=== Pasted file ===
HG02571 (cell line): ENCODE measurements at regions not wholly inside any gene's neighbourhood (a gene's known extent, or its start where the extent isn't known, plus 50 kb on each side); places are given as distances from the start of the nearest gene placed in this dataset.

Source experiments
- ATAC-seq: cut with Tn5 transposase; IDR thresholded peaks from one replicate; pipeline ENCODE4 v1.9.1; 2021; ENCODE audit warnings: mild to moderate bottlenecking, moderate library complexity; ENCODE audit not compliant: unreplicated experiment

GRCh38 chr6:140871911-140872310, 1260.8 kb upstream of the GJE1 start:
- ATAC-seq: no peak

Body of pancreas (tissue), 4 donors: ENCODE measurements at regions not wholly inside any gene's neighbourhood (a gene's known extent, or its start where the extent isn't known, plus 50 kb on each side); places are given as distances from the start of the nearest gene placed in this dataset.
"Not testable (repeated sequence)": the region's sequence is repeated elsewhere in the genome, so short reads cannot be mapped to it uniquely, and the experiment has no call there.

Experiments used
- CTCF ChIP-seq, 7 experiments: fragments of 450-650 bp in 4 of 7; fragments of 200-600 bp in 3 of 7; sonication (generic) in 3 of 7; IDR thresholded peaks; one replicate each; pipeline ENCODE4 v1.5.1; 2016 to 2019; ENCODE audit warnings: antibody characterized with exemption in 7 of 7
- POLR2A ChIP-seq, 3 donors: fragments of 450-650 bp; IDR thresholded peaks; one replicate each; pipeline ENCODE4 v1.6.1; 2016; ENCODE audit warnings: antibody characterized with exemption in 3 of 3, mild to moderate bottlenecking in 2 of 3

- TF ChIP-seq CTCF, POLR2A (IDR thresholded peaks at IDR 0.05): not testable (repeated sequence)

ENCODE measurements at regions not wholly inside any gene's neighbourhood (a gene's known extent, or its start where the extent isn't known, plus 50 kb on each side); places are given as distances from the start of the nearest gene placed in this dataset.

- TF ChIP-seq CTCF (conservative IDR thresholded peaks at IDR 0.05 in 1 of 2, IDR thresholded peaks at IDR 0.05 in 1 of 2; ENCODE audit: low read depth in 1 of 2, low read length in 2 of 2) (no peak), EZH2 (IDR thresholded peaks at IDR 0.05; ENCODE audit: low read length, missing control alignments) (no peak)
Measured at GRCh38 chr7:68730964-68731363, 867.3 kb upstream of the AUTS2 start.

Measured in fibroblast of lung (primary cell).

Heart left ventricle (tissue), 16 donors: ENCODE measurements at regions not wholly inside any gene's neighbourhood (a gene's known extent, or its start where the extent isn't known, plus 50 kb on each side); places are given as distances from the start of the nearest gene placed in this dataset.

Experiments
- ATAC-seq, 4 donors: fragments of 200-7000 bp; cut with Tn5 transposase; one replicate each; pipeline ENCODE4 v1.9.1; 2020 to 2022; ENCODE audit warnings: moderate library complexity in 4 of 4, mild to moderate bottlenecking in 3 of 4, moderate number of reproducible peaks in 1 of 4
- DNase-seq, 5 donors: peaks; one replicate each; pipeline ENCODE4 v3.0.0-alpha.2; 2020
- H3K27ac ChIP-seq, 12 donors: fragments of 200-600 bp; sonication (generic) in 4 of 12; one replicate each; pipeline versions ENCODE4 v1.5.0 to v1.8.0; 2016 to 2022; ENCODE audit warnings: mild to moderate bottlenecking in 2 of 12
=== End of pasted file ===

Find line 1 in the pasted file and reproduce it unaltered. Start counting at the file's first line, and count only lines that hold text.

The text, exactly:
HG02571 (cell line): ENCODE measurements at regions not wholly inside any gene's neighbourhood (a gene's known extent, or its start where the extent isn't known, plus 50 kb on each side); places are given as distances from the start of the nearest gene placed in this dataset.